Pfc. Bradley Manning, in a military courtroom Tuesday, faced for the first time the man he apparently thought was a kindred spirit but who instead told authorities that the soldier had carried off one of the largest intelligence leaks in U.S. history.

Manning, who has been detained for 19 months, stared intently at Adrian Lamo, a convicted hacker who alerted investigators about Manning in May 2010 shortly after the intelligence analyst reached out to Lamo over the Internet seeking “moral and emotional support.”

It was the most dramatic scene of the day as the prosecution rested its case in the hearing at Fort Meade to decide whether the government has sufficient evidence to send Manning to trial. The case has drawn global attention, featuring as its suspect a slight young man who has been held up variously as a whistleblowing hero and a traitor to his country.

Over four days of testimony from 20 witnesses in the digital age’s first major leak case, Army prosecutors outlined in painstaking detail how Manning, from a military base in Baghdad, allegedly downloaded onto his work and personal computers hundreds of thousands of documents and two videos from the military’s classified network.

But no witness presented direct evidence that showed harm to national security. Prosecutors did enter as evidence certain documents, including an al-Qaeda video and a magazine of al-Qaeda in the Arabian Peninsula, though they did not explain their relevance to the case.

Lamo, dressed in a dark suit and white open-necked shirt, dark circles under his eyes, strode to the witness box past Manning, 24, who wore fatigues and black-rimmed glasses. The two exchanged no words.

In a pointed cross-examination, Manning’s civilian defense attorney, David E. Coombs, attempted to portray Lamo as a double-dealing government informant who betrayed the trust of a troubled soldier who had contacted him over the Internet for moral support.

He directed Lamo to read from a lengthy transcript of Internet chats taken from his and Manning’s computers. The chats took place between May 20 and 26, 2010.

“I’m a journalist and a minister,” Lamo read, speaking in a monotone. “You can pick either, and treat this as a confession or an interview (never to be published) and enjoy a modicum of legal protection.”

Coombs, fixing Lamo with a steely glare, said: “Now at the time you were saying, ‘None of this is for print,’ you had already reached out to law enforcement. And you subsequently provided the chat logs not only to law enforcement but also to Wired magazine.”

Lamo replied: “That is correct.”

Coombs asked Lamo, who said he was a minister in the Universal Life Church, whether he believed “the person you were talking to was coming to you for moral and emotional support . . . asking for guidance.”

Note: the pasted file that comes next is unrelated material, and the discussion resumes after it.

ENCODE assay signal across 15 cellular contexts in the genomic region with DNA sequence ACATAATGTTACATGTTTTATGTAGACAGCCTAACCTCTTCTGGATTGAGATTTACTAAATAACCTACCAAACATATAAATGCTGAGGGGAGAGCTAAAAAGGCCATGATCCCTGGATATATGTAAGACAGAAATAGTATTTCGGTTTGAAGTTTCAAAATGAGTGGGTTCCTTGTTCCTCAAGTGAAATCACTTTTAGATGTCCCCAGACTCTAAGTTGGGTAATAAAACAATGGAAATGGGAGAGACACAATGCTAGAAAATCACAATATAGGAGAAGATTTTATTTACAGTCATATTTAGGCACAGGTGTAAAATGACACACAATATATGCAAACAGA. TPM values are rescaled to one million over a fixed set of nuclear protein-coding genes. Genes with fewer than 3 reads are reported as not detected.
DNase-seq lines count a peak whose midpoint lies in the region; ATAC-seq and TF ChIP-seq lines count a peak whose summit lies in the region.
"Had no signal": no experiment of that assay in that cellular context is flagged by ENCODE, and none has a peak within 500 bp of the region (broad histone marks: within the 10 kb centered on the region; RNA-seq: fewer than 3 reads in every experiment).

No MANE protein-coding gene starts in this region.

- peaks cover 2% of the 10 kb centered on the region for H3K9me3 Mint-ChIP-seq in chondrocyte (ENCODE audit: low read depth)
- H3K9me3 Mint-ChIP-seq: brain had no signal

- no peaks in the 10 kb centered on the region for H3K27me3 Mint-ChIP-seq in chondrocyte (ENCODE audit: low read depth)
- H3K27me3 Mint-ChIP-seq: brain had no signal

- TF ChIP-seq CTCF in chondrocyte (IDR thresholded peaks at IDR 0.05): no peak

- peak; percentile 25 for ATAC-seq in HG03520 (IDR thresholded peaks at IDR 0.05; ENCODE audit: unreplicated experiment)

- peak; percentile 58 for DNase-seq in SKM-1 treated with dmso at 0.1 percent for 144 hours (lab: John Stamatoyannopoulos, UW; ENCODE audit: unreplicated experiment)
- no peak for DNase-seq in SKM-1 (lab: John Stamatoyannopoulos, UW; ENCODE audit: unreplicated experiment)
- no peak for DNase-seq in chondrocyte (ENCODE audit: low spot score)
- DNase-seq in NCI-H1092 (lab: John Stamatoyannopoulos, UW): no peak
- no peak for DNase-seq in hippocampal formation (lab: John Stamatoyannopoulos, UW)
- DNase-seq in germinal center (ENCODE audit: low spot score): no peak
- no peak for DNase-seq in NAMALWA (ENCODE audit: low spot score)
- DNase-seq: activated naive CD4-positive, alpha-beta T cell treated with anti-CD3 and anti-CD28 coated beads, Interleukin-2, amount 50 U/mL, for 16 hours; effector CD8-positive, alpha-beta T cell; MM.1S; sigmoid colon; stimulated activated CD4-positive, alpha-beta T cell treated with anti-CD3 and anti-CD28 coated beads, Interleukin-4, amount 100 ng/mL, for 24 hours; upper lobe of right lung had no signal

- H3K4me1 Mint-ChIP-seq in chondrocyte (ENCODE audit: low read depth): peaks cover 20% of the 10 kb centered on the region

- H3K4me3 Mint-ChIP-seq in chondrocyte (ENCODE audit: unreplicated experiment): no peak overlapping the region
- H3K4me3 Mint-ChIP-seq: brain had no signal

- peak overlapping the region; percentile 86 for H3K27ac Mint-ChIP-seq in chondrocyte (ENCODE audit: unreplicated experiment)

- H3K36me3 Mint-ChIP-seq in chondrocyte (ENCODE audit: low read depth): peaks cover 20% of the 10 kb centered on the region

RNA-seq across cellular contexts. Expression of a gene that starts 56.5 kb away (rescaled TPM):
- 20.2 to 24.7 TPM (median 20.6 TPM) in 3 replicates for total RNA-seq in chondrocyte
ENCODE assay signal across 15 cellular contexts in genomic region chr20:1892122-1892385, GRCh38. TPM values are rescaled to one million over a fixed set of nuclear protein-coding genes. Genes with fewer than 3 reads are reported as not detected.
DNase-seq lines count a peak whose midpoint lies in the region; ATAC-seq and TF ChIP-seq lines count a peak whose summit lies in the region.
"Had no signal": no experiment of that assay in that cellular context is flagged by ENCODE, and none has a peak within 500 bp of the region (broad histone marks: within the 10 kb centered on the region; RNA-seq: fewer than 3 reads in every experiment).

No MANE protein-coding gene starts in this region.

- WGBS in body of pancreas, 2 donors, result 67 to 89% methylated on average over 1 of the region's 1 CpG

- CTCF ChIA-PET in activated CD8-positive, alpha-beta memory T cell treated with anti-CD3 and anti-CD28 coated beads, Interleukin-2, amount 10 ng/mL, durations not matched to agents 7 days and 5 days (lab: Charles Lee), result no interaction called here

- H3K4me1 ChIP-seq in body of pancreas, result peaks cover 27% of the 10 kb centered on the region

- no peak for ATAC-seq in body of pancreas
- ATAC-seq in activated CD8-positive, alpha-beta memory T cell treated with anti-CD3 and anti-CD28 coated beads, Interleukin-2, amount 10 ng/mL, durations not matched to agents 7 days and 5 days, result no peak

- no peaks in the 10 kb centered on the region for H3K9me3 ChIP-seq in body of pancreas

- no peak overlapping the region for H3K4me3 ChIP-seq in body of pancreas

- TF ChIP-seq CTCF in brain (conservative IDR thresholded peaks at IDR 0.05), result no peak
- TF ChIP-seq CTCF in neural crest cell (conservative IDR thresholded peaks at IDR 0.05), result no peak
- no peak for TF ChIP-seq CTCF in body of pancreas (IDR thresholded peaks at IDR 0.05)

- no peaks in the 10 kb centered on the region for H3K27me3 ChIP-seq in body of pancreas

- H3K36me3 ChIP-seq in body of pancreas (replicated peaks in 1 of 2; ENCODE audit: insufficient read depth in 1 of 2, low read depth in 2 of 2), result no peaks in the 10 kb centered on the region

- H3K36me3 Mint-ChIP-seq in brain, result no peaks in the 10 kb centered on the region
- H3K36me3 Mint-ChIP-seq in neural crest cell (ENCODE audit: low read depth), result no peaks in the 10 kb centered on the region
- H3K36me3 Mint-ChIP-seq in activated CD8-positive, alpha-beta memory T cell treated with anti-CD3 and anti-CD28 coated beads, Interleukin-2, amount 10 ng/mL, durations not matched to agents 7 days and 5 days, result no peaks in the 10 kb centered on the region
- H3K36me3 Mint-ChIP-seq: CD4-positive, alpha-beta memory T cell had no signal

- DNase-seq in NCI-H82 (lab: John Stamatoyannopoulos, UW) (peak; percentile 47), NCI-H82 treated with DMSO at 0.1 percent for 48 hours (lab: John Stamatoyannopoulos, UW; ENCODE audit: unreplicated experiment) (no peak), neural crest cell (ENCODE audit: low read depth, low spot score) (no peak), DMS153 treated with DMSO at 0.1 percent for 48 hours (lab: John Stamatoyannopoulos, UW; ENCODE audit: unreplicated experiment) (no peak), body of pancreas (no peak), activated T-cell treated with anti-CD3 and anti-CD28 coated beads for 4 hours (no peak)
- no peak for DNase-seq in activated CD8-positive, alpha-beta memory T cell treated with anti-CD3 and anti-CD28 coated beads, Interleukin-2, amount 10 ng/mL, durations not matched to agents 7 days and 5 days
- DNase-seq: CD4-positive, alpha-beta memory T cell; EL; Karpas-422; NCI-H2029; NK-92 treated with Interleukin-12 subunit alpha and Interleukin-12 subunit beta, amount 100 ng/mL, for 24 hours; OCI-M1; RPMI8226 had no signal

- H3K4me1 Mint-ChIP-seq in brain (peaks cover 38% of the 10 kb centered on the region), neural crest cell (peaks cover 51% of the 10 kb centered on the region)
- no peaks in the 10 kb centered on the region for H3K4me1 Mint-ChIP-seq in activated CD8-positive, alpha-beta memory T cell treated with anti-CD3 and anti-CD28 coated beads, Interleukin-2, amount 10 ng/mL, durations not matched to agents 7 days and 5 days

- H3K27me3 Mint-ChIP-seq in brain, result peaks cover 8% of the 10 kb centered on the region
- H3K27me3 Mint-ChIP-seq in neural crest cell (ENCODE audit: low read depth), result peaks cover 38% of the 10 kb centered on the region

He replied: “I don’t believe they were looking for guidance so much as they were bragging about what they had done.”

Lamo, who pleaded guilty in 2004 to hacking into the computers of media companies, testified that on the second day of the chats, he attempted to alert law enforcement officials to Manning’s disclosures. “What I saw in the chats appeared to be an admission so egregious that they required a response,” he said.

Manning’s defense has focused on crafting a narrative of a distraught soldier whose superiors ignored repeated warnings that he was unfit for Army life, much less a position handling classified information.

“The government has told you a lot of stuff about how things happened,” Coombs said. “We’re telling you why things happened. That’s also important.”

Not long after Lamo went to authorities, Manning was detained. He faces 22 charges, ranging from “aiding the enemy” to adding unauthorized software to a classified computer.

The evidence produced over the past several days is damaging, experts said. It includes the existence of chat logs between Manning and WikiLeaks founder Julian Assange, who himself is under federal investigation for his role in publishing the leaked material. On Tuesday, witnesses offered more evidence: Even as Manning was facing discharge from the Army in May 2010 for “adjustment disorder” linked to issues with gender identity, he was apparently seeking to download for WikiLeaks a “global address list” of e-mail addresses for U.S. troops in Iraq.

But the government may have overreached in bringing some of the more serious charges, such as aiding the enemy, which carries a potential life sentence, military law experts said. Prosecutors need to show that Manning intended to give intelligence to the enemy, which is difficult to prove, said Eugene Fidell, who teaches military justice at Yale Law School. Calling WikiLeaks the enemy, said Fidell, is “a reach.”

The defense will present its witnesses Wednesday.

Staff researcher Julie Tate contributed to this report.